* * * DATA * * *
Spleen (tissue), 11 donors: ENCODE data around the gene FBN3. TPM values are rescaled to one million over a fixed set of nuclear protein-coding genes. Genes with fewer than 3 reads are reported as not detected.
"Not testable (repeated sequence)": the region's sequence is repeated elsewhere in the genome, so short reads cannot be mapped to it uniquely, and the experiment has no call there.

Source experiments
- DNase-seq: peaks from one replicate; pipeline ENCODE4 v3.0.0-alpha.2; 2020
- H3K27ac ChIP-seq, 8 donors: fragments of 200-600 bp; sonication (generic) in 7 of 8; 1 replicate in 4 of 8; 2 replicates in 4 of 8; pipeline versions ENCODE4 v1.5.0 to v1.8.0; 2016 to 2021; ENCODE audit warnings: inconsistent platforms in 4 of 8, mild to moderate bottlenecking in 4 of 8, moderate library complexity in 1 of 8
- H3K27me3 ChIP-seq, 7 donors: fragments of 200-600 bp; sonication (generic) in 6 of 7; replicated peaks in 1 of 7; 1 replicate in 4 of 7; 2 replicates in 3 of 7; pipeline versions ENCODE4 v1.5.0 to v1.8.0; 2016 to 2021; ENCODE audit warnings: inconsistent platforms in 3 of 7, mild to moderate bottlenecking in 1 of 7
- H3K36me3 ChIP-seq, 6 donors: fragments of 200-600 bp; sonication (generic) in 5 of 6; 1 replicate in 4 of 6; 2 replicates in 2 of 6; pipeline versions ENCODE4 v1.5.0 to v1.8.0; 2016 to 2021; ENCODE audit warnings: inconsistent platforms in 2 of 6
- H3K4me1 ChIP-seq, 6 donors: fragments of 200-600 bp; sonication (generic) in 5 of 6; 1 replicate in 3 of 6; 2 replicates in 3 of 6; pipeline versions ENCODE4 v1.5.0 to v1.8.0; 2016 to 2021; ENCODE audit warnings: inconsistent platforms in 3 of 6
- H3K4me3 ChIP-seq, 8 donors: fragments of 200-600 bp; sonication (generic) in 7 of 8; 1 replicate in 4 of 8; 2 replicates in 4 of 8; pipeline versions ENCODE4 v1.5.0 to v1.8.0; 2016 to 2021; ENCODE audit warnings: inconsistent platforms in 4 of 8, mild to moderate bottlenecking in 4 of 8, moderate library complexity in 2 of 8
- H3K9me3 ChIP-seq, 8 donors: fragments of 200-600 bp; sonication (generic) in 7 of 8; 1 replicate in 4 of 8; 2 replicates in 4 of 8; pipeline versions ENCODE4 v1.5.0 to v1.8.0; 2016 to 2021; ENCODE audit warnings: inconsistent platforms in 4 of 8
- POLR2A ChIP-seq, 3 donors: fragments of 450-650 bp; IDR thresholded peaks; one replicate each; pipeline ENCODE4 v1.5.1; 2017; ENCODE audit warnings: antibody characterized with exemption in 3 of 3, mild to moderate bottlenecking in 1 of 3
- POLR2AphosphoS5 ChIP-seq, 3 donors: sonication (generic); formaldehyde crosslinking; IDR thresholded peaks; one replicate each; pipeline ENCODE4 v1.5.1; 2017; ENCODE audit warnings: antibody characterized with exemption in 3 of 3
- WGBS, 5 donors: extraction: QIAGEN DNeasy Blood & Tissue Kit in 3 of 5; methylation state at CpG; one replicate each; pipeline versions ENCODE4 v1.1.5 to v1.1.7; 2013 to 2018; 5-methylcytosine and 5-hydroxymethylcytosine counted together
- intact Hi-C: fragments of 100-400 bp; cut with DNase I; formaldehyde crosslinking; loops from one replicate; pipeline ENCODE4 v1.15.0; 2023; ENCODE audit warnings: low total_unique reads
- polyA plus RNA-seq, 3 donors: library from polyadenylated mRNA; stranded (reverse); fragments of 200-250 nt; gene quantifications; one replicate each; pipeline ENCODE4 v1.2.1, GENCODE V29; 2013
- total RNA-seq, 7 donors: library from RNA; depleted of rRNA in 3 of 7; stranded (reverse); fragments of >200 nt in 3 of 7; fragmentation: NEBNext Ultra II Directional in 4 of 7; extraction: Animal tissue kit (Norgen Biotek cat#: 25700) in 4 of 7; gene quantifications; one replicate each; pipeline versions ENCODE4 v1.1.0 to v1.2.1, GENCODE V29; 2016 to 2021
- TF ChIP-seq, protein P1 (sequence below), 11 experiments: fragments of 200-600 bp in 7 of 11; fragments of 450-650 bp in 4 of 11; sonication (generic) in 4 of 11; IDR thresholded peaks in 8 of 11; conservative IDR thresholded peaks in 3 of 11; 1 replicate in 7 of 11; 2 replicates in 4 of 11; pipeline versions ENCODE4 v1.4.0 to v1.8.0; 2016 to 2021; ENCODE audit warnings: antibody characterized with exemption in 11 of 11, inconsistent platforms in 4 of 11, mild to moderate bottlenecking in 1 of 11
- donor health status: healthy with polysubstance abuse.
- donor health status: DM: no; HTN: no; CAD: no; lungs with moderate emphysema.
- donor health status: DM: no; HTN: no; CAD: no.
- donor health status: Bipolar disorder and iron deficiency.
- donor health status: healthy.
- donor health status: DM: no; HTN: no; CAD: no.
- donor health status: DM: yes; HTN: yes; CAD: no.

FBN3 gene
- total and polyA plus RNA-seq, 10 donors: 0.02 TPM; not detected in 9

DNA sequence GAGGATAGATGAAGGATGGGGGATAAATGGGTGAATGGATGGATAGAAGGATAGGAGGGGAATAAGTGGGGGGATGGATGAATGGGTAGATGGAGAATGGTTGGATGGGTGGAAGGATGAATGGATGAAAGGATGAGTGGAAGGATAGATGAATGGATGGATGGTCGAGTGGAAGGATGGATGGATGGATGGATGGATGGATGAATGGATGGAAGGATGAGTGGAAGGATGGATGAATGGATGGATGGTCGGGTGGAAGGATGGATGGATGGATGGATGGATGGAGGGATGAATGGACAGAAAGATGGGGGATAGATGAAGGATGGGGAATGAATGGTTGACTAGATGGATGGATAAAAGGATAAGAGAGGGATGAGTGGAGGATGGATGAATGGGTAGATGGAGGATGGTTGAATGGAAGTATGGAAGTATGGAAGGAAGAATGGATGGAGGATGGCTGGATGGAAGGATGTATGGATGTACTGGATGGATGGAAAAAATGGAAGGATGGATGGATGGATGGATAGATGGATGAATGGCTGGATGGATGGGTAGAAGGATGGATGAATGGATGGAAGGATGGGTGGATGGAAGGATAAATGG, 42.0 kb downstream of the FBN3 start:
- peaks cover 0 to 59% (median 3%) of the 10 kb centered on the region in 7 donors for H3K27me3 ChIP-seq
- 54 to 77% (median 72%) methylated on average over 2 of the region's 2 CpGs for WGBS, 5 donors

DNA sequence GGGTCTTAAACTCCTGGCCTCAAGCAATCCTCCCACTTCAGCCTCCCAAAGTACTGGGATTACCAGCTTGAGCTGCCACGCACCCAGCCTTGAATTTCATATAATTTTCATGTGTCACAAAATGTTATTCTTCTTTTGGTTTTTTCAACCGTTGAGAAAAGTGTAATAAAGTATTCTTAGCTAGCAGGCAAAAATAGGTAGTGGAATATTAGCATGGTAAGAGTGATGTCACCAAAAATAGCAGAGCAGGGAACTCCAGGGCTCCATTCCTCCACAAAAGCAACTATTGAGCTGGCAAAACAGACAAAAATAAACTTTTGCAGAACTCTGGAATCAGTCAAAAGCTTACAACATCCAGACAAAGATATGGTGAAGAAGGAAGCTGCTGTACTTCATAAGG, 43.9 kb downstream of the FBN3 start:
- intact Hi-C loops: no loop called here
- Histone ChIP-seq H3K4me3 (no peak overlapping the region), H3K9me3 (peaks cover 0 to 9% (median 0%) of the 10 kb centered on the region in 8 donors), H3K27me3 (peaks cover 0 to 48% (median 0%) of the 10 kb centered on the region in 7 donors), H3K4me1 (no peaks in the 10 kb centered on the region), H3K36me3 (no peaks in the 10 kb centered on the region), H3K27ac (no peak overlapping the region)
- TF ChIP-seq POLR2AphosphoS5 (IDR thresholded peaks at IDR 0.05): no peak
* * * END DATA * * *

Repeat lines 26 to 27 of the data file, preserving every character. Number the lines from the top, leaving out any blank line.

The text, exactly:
- total and polyA plus RNA-seq, 10 donors: 0.02 TPM; not detected in 9

DNA sequence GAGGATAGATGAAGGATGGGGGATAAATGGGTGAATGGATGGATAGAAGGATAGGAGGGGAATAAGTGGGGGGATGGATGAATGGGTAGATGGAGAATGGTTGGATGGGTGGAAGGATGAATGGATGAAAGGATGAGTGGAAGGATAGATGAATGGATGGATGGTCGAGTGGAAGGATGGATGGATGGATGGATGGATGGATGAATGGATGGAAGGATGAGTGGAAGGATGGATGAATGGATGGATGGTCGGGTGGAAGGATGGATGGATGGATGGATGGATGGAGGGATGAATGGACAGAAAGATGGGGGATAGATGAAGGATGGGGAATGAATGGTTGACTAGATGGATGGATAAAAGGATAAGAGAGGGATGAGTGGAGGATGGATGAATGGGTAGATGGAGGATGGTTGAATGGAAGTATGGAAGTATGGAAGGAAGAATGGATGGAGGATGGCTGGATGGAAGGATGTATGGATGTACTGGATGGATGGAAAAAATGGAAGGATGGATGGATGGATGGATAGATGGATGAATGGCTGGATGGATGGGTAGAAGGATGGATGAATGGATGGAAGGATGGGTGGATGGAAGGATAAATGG, 42.0 kb downstream of the FBN3 start: